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Article
May 17, 1995

Clinic Explores Novel Approaches to Improving Health in Hispanic Community

JAMA. 1995;273(19):1475-1476. doi:10.1001/jama.1995.03520430011004

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Abstract

PEOPLE WHO live in ZIP code 79905 are among the poorest of the poor in the fourth-most impoverished city in the United States. The population of this Texas community, which butts up against the US-Mexico border in eastern El Paso, consists mostly of native-born Mexican Americans and documented and undocumented Mexican immigrants.

Until the establishment of a community clinic in 1990 run by a Presbyterian ministry called Project Vida (meaning Life), most members of this neighborhood had few options when they became ill. They either ignored their problems, crossed the border for cheaper, more accessible health care offered in Mexico, or turned to the emergency department of Thomason, El Paso County's public hospital.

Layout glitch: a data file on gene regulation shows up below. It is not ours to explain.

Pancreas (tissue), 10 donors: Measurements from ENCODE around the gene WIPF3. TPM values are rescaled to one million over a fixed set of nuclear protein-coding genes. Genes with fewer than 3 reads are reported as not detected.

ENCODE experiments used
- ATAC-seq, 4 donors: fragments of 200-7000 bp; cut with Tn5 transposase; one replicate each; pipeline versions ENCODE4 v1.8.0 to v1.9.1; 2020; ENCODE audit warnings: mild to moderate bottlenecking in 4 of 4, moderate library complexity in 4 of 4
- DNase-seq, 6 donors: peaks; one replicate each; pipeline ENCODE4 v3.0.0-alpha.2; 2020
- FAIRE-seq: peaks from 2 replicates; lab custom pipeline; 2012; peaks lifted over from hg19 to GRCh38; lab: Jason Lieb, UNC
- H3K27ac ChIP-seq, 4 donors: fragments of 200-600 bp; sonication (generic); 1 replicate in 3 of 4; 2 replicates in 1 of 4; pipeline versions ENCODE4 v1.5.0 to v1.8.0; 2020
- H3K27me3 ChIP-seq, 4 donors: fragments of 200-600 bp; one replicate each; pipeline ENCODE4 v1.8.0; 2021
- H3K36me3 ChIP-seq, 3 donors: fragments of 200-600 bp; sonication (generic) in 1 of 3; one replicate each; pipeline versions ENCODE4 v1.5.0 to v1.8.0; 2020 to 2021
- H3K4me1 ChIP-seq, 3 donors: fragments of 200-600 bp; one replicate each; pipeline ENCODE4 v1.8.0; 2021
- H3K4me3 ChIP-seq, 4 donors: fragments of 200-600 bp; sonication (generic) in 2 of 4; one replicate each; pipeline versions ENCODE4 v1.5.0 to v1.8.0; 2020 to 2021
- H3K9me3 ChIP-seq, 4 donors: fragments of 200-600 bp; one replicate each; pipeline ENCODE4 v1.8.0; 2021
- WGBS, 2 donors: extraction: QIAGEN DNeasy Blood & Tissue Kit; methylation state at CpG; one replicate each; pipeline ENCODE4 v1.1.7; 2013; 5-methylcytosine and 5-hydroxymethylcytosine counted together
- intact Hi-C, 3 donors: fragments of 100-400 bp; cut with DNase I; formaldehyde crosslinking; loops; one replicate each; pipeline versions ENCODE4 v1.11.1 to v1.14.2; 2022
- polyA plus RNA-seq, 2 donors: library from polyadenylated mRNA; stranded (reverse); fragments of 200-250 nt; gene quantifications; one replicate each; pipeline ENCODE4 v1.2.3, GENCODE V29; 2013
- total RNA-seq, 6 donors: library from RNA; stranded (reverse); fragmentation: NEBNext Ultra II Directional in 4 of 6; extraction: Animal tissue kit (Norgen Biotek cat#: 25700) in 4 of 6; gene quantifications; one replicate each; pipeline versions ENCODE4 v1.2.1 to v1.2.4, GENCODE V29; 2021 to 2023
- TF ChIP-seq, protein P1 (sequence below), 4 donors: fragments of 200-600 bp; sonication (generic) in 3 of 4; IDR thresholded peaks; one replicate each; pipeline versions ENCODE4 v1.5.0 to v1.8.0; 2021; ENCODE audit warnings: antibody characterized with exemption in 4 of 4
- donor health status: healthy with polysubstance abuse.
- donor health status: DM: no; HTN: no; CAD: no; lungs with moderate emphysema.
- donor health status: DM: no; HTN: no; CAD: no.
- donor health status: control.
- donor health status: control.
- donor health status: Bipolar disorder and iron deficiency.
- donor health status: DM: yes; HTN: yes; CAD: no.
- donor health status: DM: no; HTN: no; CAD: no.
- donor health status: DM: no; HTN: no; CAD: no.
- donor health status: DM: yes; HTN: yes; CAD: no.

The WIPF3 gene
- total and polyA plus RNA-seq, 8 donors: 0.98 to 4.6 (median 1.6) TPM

But as is well known, care provided by emergency departments is not only expensive, it usually is not the best kind of medicine for nonemergency problems. In an attempt to decrease inappropriate use of its emergency department

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